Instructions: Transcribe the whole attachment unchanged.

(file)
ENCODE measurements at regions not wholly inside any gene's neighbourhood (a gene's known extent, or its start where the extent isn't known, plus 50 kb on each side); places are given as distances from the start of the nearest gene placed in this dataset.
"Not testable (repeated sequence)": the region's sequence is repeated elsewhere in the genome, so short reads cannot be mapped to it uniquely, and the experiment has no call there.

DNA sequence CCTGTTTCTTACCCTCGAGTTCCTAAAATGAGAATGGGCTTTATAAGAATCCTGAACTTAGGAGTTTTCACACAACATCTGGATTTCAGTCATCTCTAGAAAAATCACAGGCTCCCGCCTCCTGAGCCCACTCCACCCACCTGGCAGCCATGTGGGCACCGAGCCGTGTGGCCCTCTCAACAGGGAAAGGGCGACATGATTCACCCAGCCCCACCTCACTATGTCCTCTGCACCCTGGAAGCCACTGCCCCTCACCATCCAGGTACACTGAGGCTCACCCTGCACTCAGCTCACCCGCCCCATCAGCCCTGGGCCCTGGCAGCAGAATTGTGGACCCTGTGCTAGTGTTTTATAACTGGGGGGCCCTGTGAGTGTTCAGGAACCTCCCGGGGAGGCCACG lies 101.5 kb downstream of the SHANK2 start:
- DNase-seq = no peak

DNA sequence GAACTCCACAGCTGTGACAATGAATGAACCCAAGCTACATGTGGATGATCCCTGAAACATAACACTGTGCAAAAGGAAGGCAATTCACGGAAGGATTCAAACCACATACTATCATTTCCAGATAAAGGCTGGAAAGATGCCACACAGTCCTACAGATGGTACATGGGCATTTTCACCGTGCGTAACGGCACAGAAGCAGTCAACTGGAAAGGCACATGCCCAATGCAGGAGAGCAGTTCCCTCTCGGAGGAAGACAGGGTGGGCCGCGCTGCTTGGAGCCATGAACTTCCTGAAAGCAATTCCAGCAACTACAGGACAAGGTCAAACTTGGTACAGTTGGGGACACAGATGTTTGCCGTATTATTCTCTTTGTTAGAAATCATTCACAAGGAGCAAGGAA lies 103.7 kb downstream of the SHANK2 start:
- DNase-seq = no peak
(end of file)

ENCODE measurements at regions not wholly inside any gene's neighbourhood (a gene's known extent, or its start where the extent isn't known, plus 50 kb on each side); places are given as distances from the start of the nearest gene placed in this dataset.
"Not testable (repeated sequence)": the region's sequence is repeated elsewhere in the genome, so short reads cannot be mapped to it uniquely, and the experiment has no call there.

DNA sequence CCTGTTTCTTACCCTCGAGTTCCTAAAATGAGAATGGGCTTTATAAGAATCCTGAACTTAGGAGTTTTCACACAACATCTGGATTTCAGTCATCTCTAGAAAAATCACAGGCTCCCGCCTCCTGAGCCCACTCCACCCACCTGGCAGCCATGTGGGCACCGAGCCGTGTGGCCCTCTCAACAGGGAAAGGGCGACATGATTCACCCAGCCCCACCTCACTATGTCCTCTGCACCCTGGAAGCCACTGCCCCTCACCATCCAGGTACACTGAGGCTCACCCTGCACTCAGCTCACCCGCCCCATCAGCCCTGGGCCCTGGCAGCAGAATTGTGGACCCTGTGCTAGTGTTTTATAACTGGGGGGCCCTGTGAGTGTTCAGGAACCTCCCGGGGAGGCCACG lies 101.5 kb downstream of the SHANK2 start:
- DNase-seq = no peak

DNA sequence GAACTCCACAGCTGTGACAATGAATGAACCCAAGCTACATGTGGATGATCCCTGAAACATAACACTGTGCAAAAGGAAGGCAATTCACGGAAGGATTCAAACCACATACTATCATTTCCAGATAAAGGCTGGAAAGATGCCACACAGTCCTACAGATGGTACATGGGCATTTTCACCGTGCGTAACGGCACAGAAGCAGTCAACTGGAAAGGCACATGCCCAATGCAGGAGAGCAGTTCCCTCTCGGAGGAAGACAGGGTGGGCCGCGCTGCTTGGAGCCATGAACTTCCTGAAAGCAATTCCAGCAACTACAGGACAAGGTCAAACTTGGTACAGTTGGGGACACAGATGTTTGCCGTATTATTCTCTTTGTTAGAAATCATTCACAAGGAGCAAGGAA lies 103.7 kb downstream of the SHANK2 start:
- DNase-seq = no peak